The Supreme Court reversed the conviction. In its most widely-quoted passage, Justice William O. Douglas's majority opinion relied on a bit of verbal jujitsu to declare that the vices identified in the jury instructions were actually virtues: "[A] function of free speech under our system of government is to invite dispute. It may indeed best serve its high purpose when it induces a condition of unrest, creates dissatisfaction with conditions as they are, or even stirs people to anger."

Justice Douglas's opinion in Terminiello echoed in this passage of the President's victory speech in Chicago:

Democracy in a nation of 300 million can be noisy and messy and complicated. We have our own opinions. Each of us has deeply held beliefs. And when we go through tough times, when we make big decisions as a country, it necessarily stirs passions, stirs up controversy. That won't change after tonight, and it shouldn't. These arguments we have are a mark of our liberty.

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November 6, 2012

Natapoff Summary Judgments.jpgProfessor Alexandra Natapoff's "Aggregation and Urban Misdemeanors" (Fordham Urban Law Journal, Vol. 40, 2013) was listed as "highly recommended" on Professor Larry Solum's Legal Theory Blog.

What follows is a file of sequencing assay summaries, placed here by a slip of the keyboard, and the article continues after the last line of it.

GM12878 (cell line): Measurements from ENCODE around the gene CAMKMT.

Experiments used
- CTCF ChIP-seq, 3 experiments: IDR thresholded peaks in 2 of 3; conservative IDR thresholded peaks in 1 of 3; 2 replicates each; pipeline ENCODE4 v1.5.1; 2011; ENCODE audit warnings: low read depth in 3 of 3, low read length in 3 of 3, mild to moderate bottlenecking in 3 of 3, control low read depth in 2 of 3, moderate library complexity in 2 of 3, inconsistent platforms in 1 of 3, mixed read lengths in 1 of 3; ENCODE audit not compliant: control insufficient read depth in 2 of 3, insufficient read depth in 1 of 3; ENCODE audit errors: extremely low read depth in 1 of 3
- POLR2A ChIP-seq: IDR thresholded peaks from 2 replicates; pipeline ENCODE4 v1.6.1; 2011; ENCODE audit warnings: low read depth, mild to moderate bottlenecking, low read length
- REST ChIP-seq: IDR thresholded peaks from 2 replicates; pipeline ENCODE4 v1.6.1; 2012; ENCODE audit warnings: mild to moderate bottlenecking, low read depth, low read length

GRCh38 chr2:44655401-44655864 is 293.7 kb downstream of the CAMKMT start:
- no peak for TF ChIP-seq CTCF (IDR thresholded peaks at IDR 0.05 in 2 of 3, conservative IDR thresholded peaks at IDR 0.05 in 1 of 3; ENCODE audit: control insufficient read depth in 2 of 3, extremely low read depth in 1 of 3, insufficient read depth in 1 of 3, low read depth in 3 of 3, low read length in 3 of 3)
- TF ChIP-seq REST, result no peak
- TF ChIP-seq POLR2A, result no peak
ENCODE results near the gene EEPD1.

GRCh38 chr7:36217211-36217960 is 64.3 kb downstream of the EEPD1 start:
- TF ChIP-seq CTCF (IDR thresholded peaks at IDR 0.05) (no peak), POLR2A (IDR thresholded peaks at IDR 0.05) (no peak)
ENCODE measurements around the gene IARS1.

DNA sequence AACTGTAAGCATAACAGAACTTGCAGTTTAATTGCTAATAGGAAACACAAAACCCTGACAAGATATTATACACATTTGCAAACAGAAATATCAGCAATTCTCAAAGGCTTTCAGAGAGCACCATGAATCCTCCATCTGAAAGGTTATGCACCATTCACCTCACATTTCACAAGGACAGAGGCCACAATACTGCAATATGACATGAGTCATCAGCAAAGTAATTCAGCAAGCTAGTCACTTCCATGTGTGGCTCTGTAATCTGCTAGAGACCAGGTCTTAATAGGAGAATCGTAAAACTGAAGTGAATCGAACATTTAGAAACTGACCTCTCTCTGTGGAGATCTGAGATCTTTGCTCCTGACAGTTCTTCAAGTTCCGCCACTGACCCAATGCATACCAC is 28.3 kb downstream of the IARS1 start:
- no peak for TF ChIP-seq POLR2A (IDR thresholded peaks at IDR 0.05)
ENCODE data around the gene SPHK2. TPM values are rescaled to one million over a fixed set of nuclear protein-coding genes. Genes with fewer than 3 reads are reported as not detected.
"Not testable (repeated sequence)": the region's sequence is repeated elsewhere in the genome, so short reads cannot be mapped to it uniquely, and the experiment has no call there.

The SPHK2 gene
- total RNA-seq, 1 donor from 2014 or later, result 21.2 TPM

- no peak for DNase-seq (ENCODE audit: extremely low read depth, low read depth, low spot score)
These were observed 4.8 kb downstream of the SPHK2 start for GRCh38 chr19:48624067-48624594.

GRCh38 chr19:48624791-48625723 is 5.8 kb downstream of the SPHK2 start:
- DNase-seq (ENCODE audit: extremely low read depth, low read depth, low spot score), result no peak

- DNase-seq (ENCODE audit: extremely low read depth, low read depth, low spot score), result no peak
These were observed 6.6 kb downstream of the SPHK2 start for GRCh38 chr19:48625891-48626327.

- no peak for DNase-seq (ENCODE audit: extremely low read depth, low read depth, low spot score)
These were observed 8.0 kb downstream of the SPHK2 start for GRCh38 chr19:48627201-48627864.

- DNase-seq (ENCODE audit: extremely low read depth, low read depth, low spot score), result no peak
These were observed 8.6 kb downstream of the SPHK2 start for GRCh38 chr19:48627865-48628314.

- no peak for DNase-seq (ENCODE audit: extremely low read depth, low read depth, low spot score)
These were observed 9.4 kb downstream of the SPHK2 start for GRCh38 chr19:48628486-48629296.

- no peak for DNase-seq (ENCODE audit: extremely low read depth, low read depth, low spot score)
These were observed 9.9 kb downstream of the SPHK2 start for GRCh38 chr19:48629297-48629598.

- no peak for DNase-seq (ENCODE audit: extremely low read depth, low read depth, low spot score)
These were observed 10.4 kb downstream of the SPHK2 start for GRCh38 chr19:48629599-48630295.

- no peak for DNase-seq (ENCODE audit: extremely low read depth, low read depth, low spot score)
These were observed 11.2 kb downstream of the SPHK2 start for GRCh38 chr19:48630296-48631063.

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November 5, 2012

Thumbnail image for Levenson2.jpg Professor Laurie Levenson was quoted in a Guernica Magazine story by Casey Michel titled, "California's Death Penalty Decision," published on November 5.

Levenson on what separates this proposition from previous attempts to repeal the death penalty:

"This round's not really about a morality issue--it's a cost issue," says Levenson. "The pitch this time [from the repeal camp] is that when we can't fund our schools, can't fund our highways, why are we funding this program that already has these exorbitant costs?"

To support Levenson's argument, Michel references Adjunct Professor Paula Mitchell's 2011 report on death penalty costs in California.

Michel writes:

"A report from 2011, authored by Judge Arthur Alarcon and Prof. Paula Mitchell, found that switching those on death row to life imprisonments without parole-as Prop 34 would accomplish-would save the state $170 million per year, tallied to $5 billion over the next two decades."